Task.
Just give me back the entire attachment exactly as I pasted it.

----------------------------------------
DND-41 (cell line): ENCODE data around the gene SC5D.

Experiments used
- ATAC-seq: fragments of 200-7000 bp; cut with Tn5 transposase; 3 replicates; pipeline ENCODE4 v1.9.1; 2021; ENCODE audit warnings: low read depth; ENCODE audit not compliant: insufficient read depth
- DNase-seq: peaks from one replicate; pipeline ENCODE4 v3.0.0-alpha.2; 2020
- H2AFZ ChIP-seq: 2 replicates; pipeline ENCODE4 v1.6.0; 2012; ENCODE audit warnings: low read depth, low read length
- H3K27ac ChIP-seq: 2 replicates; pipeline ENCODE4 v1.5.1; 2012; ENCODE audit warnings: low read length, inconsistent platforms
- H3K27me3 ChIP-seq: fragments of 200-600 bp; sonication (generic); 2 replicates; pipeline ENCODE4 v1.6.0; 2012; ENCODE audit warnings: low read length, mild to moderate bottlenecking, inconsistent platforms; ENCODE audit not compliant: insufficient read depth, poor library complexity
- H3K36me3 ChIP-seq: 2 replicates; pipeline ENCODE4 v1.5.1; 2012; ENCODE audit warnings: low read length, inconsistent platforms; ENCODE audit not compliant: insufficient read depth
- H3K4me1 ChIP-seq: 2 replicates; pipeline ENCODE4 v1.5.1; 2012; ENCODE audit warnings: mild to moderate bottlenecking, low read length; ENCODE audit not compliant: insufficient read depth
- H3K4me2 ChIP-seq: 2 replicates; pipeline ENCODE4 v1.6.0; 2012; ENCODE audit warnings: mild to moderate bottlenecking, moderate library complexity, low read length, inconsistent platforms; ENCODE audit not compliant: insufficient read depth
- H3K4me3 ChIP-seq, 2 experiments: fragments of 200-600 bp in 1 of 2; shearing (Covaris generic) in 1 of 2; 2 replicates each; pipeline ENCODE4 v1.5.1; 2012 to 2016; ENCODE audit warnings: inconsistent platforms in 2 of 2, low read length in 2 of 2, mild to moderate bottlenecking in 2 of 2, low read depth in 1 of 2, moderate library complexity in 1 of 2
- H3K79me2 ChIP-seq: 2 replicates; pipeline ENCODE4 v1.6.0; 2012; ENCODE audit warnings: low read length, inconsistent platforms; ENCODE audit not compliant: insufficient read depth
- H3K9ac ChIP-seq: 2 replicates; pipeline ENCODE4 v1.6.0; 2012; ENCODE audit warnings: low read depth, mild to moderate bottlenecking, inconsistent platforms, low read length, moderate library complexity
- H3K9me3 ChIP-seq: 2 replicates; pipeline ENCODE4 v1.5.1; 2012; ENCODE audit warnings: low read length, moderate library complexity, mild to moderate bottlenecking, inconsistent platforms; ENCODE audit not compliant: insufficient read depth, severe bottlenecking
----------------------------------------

DND-41 (cell line): ENCODE data around the gene SC5D.

Experiments used
- ATAC-seq: fragments of 200-7000 bp; cut with Tn5 transposase; 3 replicates; pipeline ENCODE4 v1.9.1; 2021; ENCODE audit warnings: low read depth; ENCODE audit not compliant: insufficient read depth
- DNase-seq: peaks from one replicate; pipeline ENCODE4 v3.0.0-alpha.2; 2020
- H2AFZ ChIP-seq: 2 replicates; pipeline ENCODE4 v1.6.0; 2012; ENCODE audit warnings: low read depth, low read length
- H3K27ac ChIP-seq: 2 replicates; pipeline ENCODE4 v1.5.1; 2012; ENCODE audit warnings: low read length, inconsistent platforms
- H3K27me3 ChIP-seq: fragments of 200-600 bp; sonication (generic); 2 replicates; pipeline ENCODE4 v1.6.0; 2012; ENCODE audit warnings: low read length, mild to moderate bottlenecking, inconsistent platforms; ENCODE audit not compliant: insufficient read depth, poor library complexity
- H3K36me3 ChIP-seq: 2 replicates; pipeline ENCODE4 v1.5.1; 2012; ENCODE audit warnings: low read length, inconsistent platforms; ENCODE audit not compliant: insufficient read depth
- H3K4me1 ChIP-seq: 2 replicates; pipeline ENCODE4 v1.5.1; 2012; ENCODE audit warnings: mild to moderate bottlenecking, low read length; ENCODE audit not compliant: insufficient read depth
- H3K4me2 ChIP-seq: 2 replicates; pipeline ENCODE4 v1.6.0; 2012; ENCODE audit warnings: mild to moderate bottlenecking, moderate library complexity, low read length, inconsistent platforms; ENCODE audit not compliant: insufficient read depth
- H3K4me3 ChIP-seq, 2 experiments: fragments of 200-600 bp in 1 of 2; shearing (Covaris generic) in 1 of 2; 2 replicates each; pipeline ENCODE4 v1.5.1; 2012 to 2016; ENCODE audit warnings: inconsistent platforms in 2 of 2, low read length in 2 of 2, mild to moderate bottlenecking in 2 of 2, low read depth in 1 of 2, moderate library complexity in 1 of 2
- H3K79me2 ChIP-seq: 2 replicates; pipeline ENCODE4 v1.6.0; 2012; ENCODE audit warnings: low read length, inconsistent platforms; ENCODE audit not compliant: insufficient read depth
- H3K9ac ChIP-seq: 2 replicates; pipeline ENCODE4 v1.6.0; 2012; ENCODE audit warnings: low read depth, mild to moderate bottlenecking, inconsistent platforms, low read length, moderate library complexity
- H3K9me3 ChIP-seq: 2 replicates; pipeline ENCODE4 v1.5.1; 2012; ENCODE audit warnings: low read length, moderate library complexity, mild to moderate bottlenecking, inconsistent platforms; ENCODE audit not compliant: insufficient read depth, severe bottlenecking